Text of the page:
The Louisiana Supreme Court has agreed to review an appeals court decision that found the COVID virus caused direct bodily loss that was covered by insurance.
The Louisiana Supreme Court announced Tuesday that it will accept an appeal brought by a Lloyd’s of London syndicate against Cajun Conti, owner of the Oceana Grille in New Orleans. The court ordered the insurer to file a brief by December 19 and the restaurant owner until January 6 to file its response.
The Louisiana 4th Circuit Court of Appeals in June became the first state appeals court to rule that SARS-CoV-2 caused covered direct physical harm. The Vermont Supreme Court issued a similar ruling in September, but appellate courts in 18 other states have ruled that the virus either cannot cause physical loss or harm, or did not do so in the circumstances at issue, according to a from the University of Pennsylvania guided law enforcement tracker .
In the Cajun Conti case, a New Orleans Parish jury found that the restaurant’s insurance policy did not provide coverage for business interruption costs caused by the COVID virus. The 4th Circuit Court of Appeals reversed in a 3-2 decision, finding that the physical presence of the virus affected use of the property.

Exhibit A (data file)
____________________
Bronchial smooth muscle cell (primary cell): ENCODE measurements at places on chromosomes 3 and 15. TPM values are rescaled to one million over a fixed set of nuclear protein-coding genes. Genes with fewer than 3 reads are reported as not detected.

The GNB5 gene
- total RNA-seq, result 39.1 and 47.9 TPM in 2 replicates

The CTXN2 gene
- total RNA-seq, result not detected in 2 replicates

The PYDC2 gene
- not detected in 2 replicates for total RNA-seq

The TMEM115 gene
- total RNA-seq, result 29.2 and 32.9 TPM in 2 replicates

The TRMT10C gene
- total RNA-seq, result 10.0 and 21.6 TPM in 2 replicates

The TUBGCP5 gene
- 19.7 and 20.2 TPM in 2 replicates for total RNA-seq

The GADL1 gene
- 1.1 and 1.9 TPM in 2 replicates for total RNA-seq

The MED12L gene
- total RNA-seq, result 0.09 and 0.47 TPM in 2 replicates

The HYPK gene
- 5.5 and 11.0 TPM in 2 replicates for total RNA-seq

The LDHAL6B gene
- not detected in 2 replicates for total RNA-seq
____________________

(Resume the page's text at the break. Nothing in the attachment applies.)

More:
Cajun Conti attorney John W. Houghtaling II told the Claims Journal after the verdict that he won the appeal because he was able to present evidence at trial that the Insurance Service Office was aware that viral contamination was covered under coverage “Anything can trigger risk” commercial real estate policies.
The two dissenters said they upheld the jury’s verdict. Lloyds of London appealed the decision of the Fourth Federal Court.
The High Court’s decision to hear the appeal is good news for insurers.
“Similar cases of COVID-19 business interruption claims heard in top state courts across the country have resulted in favorable rulings for commercial property insurers. We hope the Louisiana Supreme Court will follow suit,” said Mark Friedlander, communications director for the Insurance Information Institute.
The decision in the Cajun Conti case allows the Louisiana Supreme Court to resolve a conflict between the way federal courts and state courts have interpreted Louisiana law. In March, the Fifth Circuit Court of Appeals ruled in Q Clothier New Orleans v. Twin City Fire Insurance Co. that the virus cannot cause direct physical loss or damage because it has not caused a “tangible change” in property. The 5th Circuit has affirmed its decision in the case at least three times since the Louisiana Court of Appeals ruled, according to a paper by University of Pennsylvania law professor Tom Baker.
The high courts in Delaware, Iowa, Massachusetts, Oklahoma, South Carolina and Washington have similarly ruled against policyholders seeking coverage for loss of income due to the COVID-19 pandemic.
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